Ever since the FDA first formalized the drive for continuous improvement (CI) in 2004, our industry has adopted and embedded the philosophy to apply better business practices and more streamlined approaches that reduce loss and do better at identifying and realizing opportunities.
In the whitepaper, “Innovation and Continuous Improvement in Pharmaceutical Manufacturing”, the FDA suggested what would be required next to ‘achieve the desired state of pharmaceutical manufacturing’:
- CI to replace corrective actions
- Development of a deep understanding of the processes and systems
- Effective and efficient design of the manufacturing processes
- Critical sources of variability in the manufacturing process to be identified and explained, these variabilities then to be controlled in the manufacturing processes to ensure the quality of products can be reliably predictable
- Continuous real-time measurements
- Statistical process control
CI has become vital to process excellence and is a key tenet to lean approaches which are often misconstrued as flexibility in operational capacity in the pharma industry. True agility for pharma contract service providers is about shifting the mindset and culture of an organization so it can leverage its capabilities to deliver the best outcomes for its partners.
Processes are not static or ‘one-and-done’, they are constantly improved upon as operators and engineers push the boundaries of a process, exploring new approaches that create value, save time and eliminate unnecessary, low-value tasks.
Here John McCullough, Continuous Improvement Engineer at Sharp, discusses how companies can empower employees to think about the way they work and be part of improvement efforts.
Embracing continuous improvement
What commonly happens within teams dedicated to continuous improvement is an internalization of principles and jargon as they focus on securing organizational buy-in to the actions and behaviors required to deliver continuous improvement. For example, in addition to running a kaizen event or coordinating Gemba Walks, CI is encouraged at the most fundamental level by asking operators, engineers, frontline support functions, and team leaders to review performance and discuss issues at daily stand-up meetings. The focus then turns to identifying a root cause followed by determining a solution. Finally, considering the return on investment (ROI) and securing support for implementation are crucial to success. The emphasis should be on thinking about how everyone across an organization works and how, if changes were made, these improvements would make their jobs easier.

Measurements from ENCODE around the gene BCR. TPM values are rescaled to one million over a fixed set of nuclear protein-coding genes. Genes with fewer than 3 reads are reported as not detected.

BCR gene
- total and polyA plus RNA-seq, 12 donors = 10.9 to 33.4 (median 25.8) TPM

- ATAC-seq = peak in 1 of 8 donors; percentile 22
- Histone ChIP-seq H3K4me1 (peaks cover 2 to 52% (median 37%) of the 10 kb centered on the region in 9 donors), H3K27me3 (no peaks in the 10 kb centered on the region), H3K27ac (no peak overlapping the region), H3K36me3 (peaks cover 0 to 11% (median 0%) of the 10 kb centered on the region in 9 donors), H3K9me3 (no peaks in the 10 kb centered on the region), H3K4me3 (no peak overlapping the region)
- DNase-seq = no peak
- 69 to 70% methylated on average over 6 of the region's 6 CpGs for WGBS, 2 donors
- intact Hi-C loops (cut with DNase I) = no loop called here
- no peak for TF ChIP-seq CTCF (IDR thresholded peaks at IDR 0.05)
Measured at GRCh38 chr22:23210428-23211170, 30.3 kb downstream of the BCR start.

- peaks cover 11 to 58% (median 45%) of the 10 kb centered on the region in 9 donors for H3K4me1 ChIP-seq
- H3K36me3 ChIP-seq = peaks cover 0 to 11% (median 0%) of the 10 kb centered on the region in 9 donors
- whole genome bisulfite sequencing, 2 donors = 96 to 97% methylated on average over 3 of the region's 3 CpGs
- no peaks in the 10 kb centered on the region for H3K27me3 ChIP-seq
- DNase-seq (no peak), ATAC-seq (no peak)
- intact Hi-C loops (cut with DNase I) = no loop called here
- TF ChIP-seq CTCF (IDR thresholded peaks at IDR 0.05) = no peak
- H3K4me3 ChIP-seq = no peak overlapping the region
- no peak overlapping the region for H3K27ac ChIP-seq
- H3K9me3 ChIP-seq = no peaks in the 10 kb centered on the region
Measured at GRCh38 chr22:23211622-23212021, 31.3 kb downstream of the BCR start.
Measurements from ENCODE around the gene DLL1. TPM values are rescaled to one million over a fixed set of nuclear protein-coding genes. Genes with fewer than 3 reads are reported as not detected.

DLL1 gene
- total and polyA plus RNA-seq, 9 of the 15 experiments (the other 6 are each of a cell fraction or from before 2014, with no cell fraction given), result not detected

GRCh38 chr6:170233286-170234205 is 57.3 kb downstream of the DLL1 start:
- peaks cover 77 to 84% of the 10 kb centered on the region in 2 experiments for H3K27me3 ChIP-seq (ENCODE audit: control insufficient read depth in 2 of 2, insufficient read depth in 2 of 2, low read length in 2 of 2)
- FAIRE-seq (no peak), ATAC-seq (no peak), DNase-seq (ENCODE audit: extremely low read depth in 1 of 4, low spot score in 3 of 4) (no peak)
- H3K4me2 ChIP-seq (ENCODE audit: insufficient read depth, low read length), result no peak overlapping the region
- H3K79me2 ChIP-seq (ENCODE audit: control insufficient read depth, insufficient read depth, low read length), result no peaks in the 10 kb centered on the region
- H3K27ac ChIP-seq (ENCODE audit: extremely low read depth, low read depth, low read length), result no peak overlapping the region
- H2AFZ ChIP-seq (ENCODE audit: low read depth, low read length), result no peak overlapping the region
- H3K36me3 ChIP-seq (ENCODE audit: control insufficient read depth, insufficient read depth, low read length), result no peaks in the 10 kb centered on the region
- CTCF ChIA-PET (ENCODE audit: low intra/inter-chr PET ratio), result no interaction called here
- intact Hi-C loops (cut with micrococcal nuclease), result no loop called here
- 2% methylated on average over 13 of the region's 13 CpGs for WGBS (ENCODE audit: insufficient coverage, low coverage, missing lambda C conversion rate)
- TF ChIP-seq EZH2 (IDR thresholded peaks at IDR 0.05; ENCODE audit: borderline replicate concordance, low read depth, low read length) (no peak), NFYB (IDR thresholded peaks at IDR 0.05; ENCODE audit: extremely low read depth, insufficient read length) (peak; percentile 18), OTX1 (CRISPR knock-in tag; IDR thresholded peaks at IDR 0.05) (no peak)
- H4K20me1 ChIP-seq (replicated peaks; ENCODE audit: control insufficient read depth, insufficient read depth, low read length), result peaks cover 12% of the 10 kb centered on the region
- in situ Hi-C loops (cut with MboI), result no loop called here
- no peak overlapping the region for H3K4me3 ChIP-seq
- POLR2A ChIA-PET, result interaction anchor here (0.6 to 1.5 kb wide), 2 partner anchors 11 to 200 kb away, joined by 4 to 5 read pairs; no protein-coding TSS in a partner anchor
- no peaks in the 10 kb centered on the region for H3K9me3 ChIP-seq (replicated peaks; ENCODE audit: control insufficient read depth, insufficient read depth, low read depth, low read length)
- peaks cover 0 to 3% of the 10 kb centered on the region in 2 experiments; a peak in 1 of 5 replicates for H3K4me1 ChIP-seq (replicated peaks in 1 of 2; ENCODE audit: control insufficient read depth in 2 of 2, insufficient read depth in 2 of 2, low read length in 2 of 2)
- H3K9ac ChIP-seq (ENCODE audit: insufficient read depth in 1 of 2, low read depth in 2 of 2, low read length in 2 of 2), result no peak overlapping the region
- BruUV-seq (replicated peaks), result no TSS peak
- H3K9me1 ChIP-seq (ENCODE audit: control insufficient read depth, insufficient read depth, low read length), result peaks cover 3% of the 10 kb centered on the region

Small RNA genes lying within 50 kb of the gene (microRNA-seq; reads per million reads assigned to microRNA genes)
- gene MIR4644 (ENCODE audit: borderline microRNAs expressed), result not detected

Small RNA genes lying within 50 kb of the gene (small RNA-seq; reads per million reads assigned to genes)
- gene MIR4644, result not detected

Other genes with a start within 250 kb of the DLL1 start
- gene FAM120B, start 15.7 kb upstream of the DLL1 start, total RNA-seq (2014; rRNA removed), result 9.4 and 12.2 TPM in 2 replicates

Adversely, it can be off putting to a colleague who is not familiar with CI to be overly exposed to the principles involved because they may not have a point of reference and may be afraid to ask. Engagement and organizational acceptance is vital, so focusing on the actions and projects that deliver results and then relating them to general principles is preferred to esoteric discussions around lean theory.
The essence of continuous improvement is recognizing that there is always a better way to do things, and importantly, organizations and the people leading them should encourage positive change that comes from doing things differently. Being open and flexible to change can lead to huge improvements to efficiency, quality and safety.
Cross-organizational representation and engagement, which includes communicating and sharing challenges, presenting projects and celebrating accomplishments is key to the successful incorporation of CI into a business’ culture.
Champions within a company’s leadership team are also essential.
A common and successful approach is to create a steering committee comprised of a subsection of a company’s leadership team. The committee must meet periodically to discuss culture, the direction of the business and review a portfolio of CI projects, identifying where additional resources are required or reprioritizing them according to business needs.
Importantly, the committee will also direct which strategic projects are taken on by the CI team. As alluded to above, it is essential that every person across the business is observing challenges and communicating these at daily stand-up meetings and up to leadership. This is a very simple but powerful tool. Sometimes, there are broader items identified that need to be escalated to senior leadership who sponsor projects to support transformation.